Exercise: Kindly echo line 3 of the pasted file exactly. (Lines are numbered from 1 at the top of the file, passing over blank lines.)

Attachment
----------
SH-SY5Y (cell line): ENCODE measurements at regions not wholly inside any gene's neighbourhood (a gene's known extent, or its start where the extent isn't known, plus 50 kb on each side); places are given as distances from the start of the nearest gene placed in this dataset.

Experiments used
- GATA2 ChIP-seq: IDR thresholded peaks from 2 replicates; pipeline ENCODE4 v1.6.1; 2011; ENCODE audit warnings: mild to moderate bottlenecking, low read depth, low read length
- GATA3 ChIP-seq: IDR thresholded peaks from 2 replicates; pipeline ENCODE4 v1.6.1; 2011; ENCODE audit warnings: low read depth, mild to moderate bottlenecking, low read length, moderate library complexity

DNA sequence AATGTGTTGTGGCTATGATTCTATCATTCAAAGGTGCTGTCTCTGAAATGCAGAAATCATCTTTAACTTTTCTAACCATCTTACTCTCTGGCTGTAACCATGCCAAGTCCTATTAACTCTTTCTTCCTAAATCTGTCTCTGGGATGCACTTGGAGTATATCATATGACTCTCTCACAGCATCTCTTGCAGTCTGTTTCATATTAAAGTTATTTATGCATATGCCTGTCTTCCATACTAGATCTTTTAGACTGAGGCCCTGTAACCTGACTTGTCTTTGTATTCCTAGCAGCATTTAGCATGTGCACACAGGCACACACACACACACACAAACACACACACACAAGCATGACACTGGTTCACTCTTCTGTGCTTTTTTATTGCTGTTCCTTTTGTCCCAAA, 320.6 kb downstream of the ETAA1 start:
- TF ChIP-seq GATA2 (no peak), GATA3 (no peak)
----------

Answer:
- GATA2 ChIP-seq: IDR thresholded peaks from 2 replicates; pipeline ENCODE4 v1.6.1; 2011; ENCODE audit warnings: mild to moderate bottlenecking, low read depth, low read length